Central America across much of South America.

Returning to original economic patterns

The modern return to pre-Columbian, inter-tribal economic patterns
will, in part, be based on natural preferences favoring the hiring
of Native peoples, and the procurement of goods and services from
Native-controlled businesses. It will also, in part, be based simply
on the networking of tribes and Native individuals with common
investment interests, towards co-investing in specialized or general

It will be further based on the establishment of commercial Native
enterprises, and by tribal governments and non-governmental Native
individuals and groups that structure their services and products to
reach out to Native markets and facilitate specialized access to
goods and services to which access has previously been subject to
barriers. In this way, new secondary and tertiary Native industries
are more likely to emerge.

Facilitating such patterns

These themes were addressed to some extent at the annual convention
of the National Indian Gaming Association, held in San Diego in
April, and expressed principally in two proposed initiatives.

The first initiative proposes to encourage the tribal government
gaming sector to be active in training and hiring Native
individuals, and in exercising purchasing practices which benefit
Native companies and companies that have a policy of benefiting
Natives through employment and/or subcontracts.

The second initiative contemplates the active development of an
American Indian Business Network that might facilitate positive
results in the first initiative described above, and have other
positive effects.

The proposed NIGA initiatives echo a theme that has been the subject
of initiatives pursued for some time by the National Center for
American Indian Enterprise Development (NCAIED). These efforts were
the subject of many conference sessions and various public addresses
made at the NCAIED-organized Res 2005 conference held in February in
Las Vegas.

In fact, NCAIED has long facilitated, through its networks and its
Native business support program, access in favor of Native business
(both tribal government and private sector) to U.S. government
contracting preferences (under Section 8(a) of the Small Business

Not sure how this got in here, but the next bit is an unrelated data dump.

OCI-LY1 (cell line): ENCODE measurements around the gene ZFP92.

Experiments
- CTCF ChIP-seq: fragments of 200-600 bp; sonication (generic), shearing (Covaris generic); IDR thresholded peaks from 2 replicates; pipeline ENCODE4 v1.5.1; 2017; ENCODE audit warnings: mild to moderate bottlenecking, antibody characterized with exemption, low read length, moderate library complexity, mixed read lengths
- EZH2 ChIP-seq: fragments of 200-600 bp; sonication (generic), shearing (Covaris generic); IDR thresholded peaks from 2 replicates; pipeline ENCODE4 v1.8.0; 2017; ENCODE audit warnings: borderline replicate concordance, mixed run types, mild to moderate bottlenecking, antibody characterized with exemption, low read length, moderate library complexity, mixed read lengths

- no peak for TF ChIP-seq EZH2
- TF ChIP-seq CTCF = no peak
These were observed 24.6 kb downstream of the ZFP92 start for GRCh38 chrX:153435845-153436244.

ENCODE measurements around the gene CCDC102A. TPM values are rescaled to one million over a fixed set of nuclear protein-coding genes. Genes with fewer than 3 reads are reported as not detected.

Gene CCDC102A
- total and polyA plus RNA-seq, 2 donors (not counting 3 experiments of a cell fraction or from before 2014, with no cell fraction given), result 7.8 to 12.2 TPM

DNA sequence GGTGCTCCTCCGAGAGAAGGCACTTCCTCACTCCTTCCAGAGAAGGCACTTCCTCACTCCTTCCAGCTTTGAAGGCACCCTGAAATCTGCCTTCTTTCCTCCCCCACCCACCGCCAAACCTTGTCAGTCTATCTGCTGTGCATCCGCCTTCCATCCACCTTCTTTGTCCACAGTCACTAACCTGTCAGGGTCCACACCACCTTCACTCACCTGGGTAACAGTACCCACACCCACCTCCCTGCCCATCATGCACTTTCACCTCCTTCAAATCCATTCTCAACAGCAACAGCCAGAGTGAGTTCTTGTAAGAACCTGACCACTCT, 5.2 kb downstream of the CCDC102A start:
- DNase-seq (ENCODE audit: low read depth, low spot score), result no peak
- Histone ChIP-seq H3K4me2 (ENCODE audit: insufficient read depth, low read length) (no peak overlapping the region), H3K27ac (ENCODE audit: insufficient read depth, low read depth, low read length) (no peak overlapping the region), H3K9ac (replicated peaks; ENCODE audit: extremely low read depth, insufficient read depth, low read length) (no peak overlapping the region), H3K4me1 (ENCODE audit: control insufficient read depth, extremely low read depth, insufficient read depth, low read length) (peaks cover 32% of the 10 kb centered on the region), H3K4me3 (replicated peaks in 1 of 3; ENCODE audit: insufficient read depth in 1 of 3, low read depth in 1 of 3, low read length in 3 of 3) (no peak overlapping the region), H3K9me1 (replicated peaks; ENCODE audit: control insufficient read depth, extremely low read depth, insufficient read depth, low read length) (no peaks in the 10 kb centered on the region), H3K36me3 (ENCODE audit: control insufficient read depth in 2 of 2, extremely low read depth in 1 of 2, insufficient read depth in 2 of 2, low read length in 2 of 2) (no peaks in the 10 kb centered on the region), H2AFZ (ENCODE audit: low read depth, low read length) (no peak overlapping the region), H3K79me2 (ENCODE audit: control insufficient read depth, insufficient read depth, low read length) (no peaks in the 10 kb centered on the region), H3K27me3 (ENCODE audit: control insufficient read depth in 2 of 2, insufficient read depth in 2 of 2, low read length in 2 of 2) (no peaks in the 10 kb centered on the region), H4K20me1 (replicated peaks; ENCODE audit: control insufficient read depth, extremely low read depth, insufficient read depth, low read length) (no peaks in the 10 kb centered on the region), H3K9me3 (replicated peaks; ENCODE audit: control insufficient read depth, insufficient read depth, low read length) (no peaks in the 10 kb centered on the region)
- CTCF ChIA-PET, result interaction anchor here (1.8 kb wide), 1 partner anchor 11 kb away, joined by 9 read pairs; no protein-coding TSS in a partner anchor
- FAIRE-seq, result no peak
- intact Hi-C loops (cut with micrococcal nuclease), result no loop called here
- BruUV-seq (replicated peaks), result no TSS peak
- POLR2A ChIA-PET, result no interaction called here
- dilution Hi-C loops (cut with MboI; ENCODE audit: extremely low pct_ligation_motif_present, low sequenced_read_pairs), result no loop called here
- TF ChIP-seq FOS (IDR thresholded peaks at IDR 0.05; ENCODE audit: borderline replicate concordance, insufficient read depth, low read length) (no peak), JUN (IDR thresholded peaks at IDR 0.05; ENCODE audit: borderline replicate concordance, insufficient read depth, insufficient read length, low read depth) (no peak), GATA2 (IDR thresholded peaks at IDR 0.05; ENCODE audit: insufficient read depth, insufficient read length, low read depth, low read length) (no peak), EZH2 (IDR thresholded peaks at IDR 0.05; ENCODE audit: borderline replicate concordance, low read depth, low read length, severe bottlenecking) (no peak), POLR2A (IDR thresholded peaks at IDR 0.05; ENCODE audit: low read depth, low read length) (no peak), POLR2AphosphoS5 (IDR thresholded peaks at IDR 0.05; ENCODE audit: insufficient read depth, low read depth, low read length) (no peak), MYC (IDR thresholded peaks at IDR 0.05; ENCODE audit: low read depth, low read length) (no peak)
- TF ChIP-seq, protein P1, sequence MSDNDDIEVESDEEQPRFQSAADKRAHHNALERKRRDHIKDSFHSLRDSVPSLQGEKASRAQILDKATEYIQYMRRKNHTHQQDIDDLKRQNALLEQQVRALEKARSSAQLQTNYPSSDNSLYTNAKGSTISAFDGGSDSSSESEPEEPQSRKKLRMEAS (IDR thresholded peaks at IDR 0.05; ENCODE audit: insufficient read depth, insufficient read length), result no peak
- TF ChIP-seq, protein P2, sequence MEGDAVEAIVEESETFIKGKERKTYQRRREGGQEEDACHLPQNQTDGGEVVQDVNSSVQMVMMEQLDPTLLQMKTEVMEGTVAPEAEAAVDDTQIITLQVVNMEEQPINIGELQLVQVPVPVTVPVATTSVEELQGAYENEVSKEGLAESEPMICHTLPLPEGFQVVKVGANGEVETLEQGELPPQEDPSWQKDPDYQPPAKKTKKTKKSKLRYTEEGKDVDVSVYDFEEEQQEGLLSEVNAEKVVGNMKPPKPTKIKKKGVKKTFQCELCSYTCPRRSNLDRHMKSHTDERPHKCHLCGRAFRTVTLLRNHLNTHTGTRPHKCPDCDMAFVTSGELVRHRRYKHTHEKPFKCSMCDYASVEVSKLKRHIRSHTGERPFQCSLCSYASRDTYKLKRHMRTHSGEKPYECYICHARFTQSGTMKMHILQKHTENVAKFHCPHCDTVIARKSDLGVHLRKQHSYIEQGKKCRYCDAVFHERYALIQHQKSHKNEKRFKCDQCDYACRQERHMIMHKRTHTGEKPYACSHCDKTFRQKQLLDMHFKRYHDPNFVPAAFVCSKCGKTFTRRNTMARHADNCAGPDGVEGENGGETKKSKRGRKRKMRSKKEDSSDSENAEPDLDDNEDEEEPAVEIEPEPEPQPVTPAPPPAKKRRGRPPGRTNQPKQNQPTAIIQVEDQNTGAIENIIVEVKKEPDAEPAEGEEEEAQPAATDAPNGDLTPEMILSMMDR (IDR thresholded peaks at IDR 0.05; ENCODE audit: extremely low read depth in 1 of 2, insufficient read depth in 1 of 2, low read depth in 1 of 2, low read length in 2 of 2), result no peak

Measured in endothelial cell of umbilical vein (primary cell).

Act), and similar access to the mainstream private sector business
community (particularly public companies having ethnic
diversification policies).

It is clear that such continued efforts are required. The average
poverty rate for members of gaming tribes is still high: 24.7
percent. The rate for non-gaming tribes is 33 percent.

In view of these statistics, the desirability of encouraging and
facilitating the aforementioned patterns of contemporary Native
business practices is unquestionable. But even more significantly,
in view of the rapid growth of the American Indian population over
the next generation, these commercial patterns are desirable for the
expansion and diversification of the broader Native economy.

Such diversification is also particularly desirable in view of
emerging challenges to any tribe's inadvisable reliance upon a
single-industry economy.

Adapting the ancient practices

There are special reasons for, and approaches to, optimizing the
implementation of such remedial collective inter-tribal practices,
especially in the case of particular standard tribal government
business sectors not limited to gaming - upon which some tribes have
become inordinately reliant. Moreover, there are tips to avoiding
undesirable complications in the implementation of such practices
and efforts. These will be explored in the next installment of this

Paul Frits is a Mohawk member of the Six Nations of the Grand River.
He was a member of the board of his First Nation's Business
Development Corporation through most of the 1990s, and continues to
be an honorary member of that corporation. Frits practiced Native
law for many years and has advised many tribal administrations in
their public governance matters and economic development
initiatives, including casino/hospitality, financial services,
energy, natural resources, services, manufacturing,
telecommunications and information technology, cultural and other
industries. Frits volunteers his time to research and write
perspective columns on matters of interest to the broader Native
community. He may be reached at paulfrits at hotmail.com.